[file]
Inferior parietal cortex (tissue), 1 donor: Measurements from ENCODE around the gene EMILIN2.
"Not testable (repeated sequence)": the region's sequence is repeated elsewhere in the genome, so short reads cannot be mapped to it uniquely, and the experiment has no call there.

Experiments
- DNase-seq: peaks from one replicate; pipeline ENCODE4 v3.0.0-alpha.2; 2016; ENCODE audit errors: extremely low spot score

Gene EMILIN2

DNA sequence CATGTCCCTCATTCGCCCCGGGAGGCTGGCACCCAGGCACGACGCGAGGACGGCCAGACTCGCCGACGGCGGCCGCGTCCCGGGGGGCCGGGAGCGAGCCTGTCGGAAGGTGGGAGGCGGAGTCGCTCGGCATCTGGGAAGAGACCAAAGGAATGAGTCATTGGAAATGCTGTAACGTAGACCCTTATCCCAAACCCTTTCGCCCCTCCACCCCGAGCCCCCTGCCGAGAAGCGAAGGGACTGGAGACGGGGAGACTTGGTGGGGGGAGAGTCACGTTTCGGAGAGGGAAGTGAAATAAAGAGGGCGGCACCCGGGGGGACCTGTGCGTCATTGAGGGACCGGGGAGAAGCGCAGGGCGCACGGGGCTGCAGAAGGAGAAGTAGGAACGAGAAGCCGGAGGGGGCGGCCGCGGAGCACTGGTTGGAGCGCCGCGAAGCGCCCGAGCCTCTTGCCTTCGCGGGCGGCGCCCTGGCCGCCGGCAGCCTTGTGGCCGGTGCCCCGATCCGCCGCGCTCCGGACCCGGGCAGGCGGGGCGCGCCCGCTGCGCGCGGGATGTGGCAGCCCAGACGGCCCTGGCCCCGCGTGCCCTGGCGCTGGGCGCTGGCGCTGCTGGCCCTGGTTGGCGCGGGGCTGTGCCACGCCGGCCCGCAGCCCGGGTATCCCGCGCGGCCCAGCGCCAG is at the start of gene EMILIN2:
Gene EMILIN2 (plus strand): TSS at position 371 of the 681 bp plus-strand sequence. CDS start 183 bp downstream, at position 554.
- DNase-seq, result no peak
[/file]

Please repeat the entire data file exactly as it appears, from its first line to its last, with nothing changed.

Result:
Inferior parietal cortex (tissue), 1 donor: Measurements from ENCODE around the gene EMILIN2.
"Not testable (repeated sequence)": the region's sequence is repeated elsewhere in the genome, so short reads cannot be mapped to it uniquely, and the experiment has no call there.

Experiments
- DNase-seq: peaks from one replicate; pipeline ENCODE4 v3.0.0-alpha.2; 2016; ENCODE audit errors: extremely low spot score

Gene EMILIN2

DNA sequence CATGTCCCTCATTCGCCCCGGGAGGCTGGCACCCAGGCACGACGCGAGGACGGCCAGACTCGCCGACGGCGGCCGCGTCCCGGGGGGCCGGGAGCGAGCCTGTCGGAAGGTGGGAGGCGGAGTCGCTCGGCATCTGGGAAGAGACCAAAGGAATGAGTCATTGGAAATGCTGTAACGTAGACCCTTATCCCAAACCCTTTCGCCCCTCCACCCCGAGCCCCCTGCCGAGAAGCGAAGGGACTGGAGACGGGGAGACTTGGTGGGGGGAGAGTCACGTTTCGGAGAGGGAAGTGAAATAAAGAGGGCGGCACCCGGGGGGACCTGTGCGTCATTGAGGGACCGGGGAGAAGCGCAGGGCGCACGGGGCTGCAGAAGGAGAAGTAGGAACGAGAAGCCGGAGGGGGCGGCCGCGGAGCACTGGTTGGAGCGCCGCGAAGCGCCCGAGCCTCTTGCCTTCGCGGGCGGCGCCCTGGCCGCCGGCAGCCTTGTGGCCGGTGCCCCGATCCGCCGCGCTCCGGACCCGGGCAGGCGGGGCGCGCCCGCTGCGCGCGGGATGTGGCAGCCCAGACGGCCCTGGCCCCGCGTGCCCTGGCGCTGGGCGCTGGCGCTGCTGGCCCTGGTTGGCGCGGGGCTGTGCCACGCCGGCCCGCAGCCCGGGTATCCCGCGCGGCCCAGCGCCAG is at the start of gene EMILIN2:
Gene EMILIN2 (plus strand): TSS at position 371 of the 681 bp plus-strand sequence. CDS start 183 bp downstream, at position 554.
- DNase-seq, result no peak